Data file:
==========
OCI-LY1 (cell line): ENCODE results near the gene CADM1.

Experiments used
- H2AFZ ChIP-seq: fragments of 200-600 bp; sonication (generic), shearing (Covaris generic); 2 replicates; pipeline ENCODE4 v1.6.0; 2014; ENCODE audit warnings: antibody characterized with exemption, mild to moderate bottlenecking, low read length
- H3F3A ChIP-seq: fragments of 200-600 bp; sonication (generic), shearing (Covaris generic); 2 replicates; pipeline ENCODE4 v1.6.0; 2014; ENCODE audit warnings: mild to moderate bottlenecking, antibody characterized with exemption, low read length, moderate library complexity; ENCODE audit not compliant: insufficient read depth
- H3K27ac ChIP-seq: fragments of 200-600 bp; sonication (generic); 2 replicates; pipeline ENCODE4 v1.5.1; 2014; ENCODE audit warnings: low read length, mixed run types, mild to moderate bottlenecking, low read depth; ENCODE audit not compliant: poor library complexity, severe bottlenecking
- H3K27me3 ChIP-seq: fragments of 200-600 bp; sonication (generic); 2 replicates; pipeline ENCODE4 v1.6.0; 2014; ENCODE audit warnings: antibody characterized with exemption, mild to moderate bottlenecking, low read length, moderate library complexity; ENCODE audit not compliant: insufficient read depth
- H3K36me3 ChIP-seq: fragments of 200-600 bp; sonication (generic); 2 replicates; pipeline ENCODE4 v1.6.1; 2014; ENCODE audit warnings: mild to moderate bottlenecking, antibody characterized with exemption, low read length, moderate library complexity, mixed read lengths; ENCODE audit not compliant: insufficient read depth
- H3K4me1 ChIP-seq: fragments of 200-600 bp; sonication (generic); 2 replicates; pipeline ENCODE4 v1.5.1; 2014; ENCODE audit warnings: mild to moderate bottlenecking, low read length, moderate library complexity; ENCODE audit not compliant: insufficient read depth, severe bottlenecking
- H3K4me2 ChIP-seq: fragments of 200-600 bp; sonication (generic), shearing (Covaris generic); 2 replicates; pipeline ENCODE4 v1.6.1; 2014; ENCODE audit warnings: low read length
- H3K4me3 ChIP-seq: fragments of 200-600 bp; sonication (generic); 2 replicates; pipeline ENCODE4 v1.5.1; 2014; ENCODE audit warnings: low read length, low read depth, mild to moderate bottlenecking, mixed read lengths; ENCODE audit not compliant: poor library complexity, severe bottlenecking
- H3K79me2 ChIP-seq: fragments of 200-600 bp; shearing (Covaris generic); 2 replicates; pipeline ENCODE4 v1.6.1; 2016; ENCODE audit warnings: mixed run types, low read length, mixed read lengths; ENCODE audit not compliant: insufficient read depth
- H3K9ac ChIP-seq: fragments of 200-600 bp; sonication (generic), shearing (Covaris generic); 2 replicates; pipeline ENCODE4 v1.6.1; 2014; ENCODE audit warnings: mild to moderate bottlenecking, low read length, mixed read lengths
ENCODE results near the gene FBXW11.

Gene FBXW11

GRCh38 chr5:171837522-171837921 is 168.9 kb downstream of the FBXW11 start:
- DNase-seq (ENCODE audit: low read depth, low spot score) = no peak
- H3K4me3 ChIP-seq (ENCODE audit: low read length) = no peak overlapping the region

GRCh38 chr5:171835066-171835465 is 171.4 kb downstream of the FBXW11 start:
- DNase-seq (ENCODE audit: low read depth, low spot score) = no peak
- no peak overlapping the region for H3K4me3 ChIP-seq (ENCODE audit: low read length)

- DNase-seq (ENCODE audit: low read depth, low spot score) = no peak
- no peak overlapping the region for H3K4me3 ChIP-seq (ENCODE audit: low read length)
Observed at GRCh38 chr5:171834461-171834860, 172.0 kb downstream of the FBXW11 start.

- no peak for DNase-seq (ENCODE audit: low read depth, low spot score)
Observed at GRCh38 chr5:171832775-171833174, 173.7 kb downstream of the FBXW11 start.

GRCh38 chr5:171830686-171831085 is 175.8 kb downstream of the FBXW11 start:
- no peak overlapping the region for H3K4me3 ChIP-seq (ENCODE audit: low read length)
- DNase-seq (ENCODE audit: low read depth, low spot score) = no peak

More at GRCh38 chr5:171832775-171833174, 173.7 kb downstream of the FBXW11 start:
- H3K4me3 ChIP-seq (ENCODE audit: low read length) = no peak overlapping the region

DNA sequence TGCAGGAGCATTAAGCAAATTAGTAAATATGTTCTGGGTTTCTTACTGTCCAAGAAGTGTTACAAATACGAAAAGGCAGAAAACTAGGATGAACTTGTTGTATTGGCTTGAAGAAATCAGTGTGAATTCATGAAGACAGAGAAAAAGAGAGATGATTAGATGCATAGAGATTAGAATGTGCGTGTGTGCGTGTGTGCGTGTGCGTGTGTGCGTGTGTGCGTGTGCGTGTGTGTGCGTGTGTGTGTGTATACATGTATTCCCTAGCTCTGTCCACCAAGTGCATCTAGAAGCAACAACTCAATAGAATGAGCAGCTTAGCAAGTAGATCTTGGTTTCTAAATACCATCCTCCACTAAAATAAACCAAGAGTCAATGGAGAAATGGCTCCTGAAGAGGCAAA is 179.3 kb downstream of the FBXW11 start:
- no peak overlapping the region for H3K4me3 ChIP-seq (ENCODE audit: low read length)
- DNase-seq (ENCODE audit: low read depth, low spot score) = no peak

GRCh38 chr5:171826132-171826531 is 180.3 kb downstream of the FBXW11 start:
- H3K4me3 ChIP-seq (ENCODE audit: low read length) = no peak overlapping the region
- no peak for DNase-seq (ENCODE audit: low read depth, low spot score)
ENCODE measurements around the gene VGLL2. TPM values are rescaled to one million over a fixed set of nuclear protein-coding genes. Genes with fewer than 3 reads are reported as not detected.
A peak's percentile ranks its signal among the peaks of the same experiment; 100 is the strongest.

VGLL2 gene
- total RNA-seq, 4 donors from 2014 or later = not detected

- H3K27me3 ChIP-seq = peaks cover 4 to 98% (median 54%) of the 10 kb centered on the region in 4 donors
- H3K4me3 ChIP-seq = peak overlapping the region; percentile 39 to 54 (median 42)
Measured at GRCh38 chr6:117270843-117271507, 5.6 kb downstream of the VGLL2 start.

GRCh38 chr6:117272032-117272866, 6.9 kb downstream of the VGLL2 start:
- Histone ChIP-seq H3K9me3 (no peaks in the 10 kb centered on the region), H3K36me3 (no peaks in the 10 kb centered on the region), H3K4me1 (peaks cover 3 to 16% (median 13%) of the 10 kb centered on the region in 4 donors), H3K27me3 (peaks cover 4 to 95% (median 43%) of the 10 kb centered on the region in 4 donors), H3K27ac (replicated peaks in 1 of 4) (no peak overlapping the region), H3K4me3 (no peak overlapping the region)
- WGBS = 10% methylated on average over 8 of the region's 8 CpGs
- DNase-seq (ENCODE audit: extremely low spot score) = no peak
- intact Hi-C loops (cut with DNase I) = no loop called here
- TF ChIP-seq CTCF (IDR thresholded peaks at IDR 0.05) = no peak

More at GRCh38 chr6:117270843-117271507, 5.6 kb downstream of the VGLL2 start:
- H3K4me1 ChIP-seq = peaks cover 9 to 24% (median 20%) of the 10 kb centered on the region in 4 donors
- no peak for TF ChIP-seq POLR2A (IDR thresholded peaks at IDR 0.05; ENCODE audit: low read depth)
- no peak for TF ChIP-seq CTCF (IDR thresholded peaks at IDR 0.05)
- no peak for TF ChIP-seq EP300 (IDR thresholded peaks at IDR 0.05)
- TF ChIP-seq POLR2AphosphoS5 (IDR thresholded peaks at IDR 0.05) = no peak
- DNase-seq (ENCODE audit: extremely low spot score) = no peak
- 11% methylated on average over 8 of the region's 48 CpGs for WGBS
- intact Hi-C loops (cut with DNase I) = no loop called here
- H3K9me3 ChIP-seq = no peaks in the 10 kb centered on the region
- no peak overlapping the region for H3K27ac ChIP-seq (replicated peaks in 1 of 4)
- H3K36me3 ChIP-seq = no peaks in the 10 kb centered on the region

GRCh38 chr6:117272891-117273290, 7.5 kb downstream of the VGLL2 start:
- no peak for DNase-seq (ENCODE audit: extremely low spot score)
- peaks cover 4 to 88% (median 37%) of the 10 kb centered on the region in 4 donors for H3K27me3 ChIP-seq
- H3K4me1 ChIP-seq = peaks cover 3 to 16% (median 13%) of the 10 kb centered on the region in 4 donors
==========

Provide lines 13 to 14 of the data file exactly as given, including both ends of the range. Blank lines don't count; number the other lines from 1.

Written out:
ENCODE results near the gene FBXW11.

Gene FBXW11